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Kishida seeks to fend off China in Latin America and the Caribbean; Speech calls for economic relations based on trust

Reuters
Prime Minister Fumio Kishida attends a press conference in Sao Paulo, Brazil on Sunday.

SAO PAULO – Prime Minister Fumio Kishida had China in mind when he emphasized the importance of economic cooperation on equal terms in a speech delivered Saturday in Sao Paulo on Japan’s foreign policy toward Latin America and the Caribbean.

Kishida conveyed Tokyo’s intention to support the activities of Japanese companies doing business in those regions and announced the implementation of exchange programs involving approximately 1,000 individuals over the next three years.

It was the first speech by a Japanese prime minister in a decade on policy towards Central and South America, since the late Prime Minister Shinzo Abe gave such a speech in 2014.

“It is economic relations based on trust, and not the threat of force and coercion, that lead to equitable prosperity,” Kishida said, a statement that appeared aimed at curbing China’s approach to the regions.

“Actions such as economic coercion … are completely unacceptable,” the prime minister said.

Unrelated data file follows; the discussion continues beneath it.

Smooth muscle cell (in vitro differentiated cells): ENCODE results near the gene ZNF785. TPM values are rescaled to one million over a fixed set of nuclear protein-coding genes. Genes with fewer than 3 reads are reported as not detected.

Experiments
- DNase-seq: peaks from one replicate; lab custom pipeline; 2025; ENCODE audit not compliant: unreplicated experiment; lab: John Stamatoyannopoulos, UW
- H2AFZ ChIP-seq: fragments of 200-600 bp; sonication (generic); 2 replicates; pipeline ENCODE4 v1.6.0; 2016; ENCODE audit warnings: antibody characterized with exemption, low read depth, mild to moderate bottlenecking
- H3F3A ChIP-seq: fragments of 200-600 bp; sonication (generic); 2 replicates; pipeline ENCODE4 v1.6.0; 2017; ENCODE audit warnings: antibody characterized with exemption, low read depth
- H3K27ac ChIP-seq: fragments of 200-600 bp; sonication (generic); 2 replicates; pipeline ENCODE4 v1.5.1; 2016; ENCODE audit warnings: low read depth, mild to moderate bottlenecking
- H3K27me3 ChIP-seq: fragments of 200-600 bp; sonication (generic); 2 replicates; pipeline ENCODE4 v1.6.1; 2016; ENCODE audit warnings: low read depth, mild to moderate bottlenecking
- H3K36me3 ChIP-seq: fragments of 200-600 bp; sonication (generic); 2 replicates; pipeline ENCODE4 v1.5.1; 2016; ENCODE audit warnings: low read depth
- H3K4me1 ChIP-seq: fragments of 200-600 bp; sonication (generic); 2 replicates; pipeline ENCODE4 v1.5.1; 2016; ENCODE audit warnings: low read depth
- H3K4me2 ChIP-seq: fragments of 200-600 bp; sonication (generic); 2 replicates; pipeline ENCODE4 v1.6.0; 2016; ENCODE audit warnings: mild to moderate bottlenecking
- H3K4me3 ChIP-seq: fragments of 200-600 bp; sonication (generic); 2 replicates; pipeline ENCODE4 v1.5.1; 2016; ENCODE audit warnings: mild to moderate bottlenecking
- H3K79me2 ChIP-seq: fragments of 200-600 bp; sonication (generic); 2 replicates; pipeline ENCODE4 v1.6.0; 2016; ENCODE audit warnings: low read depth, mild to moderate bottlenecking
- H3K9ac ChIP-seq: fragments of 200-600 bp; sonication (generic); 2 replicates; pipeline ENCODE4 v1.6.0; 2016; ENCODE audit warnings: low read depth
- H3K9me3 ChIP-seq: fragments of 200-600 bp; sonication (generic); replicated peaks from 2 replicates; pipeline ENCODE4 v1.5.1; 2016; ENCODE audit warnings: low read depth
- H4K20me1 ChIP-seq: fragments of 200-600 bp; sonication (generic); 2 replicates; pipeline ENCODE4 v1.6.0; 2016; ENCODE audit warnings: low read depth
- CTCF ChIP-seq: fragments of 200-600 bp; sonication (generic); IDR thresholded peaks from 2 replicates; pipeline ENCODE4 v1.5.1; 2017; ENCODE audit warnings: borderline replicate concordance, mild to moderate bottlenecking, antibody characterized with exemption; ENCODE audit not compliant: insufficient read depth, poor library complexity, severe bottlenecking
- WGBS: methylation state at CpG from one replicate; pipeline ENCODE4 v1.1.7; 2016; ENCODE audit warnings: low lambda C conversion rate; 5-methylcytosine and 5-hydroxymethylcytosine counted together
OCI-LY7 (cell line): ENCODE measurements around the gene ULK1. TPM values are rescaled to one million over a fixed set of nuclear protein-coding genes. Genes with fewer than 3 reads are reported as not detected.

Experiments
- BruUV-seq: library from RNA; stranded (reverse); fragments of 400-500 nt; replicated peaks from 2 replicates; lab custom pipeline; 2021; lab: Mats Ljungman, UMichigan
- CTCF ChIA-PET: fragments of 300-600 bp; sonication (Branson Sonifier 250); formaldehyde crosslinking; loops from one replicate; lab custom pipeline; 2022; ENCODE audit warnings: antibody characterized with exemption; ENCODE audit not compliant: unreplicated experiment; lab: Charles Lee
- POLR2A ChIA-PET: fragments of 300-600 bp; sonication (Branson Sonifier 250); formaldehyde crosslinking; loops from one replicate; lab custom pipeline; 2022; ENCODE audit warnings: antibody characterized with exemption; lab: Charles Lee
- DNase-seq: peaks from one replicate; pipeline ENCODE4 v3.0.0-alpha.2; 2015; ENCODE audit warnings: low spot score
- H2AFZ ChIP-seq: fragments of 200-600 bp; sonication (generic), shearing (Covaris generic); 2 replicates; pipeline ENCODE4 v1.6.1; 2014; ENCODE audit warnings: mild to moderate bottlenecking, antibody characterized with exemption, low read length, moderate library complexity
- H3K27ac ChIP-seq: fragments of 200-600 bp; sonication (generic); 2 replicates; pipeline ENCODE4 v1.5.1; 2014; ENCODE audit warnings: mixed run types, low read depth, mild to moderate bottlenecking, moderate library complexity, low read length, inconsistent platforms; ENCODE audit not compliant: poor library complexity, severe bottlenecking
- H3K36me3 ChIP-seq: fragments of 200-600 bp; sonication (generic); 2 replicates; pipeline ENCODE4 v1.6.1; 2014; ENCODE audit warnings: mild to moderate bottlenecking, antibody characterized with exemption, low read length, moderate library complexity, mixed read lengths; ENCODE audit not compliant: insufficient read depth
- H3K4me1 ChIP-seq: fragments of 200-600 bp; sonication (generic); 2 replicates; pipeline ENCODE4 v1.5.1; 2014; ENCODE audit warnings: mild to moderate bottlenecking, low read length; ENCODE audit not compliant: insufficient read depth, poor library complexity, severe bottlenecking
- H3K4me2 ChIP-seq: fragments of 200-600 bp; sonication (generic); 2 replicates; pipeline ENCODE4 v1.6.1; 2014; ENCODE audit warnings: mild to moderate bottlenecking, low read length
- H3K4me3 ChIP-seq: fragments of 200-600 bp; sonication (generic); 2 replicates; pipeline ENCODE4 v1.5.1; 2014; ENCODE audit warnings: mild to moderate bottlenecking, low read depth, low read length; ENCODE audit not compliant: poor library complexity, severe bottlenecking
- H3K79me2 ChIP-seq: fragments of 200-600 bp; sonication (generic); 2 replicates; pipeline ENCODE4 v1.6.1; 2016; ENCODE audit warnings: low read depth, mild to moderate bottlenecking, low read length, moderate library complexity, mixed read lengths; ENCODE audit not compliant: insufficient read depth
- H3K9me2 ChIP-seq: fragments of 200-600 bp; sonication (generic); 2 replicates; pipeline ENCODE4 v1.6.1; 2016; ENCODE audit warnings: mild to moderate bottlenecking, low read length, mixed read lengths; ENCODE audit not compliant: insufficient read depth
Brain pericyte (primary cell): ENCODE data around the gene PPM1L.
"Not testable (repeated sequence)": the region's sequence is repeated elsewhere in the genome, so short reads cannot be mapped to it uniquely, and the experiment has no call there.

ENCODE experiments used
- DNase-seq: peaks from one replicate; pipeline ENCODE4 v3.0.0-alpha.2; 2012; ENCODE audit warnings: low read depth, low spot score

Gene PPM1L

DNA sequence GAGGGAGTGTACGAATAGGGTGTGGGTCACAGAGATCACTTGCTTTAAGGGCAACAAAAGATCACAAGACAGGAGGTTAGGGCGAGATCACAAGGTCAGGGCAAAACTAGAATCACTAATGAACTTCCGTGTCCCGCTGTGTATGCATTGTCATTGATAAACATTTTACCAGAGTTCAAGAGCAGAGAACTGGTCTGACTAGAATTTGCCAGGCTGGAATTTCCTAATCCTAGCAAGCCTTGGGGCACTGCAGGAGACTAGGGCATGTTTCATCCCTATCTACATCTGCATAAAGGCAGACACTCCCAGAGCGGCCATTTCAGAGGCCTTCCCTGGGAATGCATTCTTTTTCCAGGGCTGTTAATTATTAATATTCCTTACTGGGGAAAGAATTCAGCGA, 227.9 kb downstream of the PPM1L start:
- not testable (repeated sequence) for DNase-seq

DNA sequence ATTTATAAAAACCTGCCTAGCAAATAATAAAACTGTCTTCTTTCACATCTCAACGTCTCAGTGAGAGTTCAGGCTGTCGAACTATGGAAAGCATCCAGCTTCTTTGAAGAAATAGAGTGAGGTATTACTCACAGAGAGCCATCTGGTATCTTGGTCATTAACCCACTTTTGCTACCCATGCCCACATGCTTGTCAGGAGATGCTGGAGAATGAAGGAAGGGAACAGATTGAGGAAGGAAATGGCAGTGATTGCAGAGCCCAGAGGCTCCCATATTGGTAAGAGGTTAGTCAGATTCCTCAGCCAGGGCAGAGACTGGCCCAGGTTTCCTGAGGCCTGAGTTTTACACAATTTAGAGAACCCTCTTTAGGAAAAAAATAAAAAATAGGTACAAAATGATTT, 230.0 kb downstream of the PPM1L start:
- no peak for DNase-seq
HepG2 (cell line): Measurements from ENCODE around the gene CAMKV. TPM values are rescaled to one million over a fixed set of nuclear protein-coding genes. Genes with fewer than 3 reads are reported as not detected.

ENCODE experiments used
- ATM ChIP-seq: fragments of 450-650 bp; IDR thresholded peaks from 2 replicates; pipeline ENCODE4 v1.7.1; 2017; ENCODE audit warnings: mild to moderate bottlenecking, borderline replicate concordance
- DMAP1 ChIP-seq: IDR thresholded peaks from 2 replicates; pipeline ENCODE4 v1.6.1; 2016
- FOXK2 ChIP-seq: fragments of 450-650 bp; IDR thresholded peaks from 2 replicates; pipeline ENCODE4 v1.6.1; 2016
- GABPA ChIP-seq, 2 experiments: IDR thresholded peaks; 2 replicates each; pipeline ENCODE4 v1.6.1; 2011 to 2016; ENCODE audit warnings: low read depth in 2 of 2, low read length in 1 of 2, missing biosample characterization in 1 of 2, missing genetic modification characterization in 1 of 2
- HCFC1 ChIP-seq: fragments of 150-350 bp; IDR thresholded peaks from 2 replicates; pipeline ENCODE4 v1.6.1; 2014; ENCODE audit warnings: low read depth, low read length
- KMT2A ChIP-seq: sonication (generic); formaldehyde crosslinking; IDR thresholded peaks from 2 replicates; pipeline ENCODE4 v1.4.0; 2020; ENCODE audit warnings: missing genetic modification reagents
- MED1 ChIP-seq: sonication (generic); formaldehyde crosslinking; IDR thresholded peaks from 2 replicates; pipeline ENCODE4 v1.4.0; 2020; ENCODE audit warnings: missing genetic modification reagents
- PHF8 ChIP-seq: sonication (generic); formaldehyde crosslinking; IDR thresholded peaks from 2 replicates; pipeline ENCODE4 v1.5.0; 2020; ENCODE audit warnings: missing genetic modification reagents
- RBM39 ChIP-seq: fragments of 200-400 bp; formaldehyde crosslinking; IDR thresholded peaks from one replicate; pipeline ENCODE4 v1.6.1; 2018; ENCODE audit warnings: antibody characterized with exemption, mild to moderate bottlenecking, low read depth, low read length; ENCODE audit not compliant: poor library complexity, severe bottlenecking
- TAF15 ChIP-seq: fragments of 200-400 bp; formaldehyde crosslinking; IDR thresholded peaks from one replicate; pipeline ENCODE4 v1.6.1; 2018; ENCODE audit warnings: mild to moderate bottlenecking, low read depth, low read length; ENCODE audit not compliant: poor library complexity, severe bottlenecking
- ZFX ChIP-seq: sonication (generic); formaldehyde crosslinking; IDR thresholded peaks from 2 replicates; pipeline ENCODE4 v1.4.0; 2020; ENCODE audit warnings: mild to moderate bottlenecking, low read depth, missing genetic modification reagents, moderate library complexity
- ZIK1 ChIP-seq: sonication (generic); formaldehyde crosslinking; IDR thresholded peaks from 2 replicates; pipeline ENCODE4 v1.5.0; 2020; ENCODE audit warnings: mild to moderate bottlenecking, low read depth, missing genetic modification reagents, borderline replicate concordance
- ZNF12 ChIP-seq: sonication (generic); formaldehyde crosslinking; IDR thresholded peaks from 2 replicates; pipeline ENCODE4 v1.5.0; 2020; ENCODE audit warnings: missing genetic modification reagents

Kishida also called for cooperation in solving problems, saying: “The countries of Latin America and the Caribbean will stand by our side as irreplaceable partners.”

Backed by its abundant financial resources, China has in recent years expanded its Belt and Road Initiative to Central and South America and accelerated infrastructure development there. Japan’s government is increasingly wary of opaque development financing, and the prime minister has also raised the issue of so-called debt traps, in which China extracts concessions from loan recipient countries by indebting them.

Based on cases where Sri Lanka effectively transfers the right to operate a port to China, Kishida emphasized: “Japan will promote sustainable economic cooperation.”

He also emphasized Japan’s commitment to creating new industries and employment, noting that “over the past decade, the number of bases for Japanese companies operating in Latin America and the Caribbean has increased by more than 1,000.”

Kishida further encouraged young people from Central and South America to visit Japan through the exchange programs, and expressed Japan’s intention to participate in efforts to protect the Amazon rainforests.

After the speech, Kishida gave a press conference attended by Japanese and foreign media organizations.

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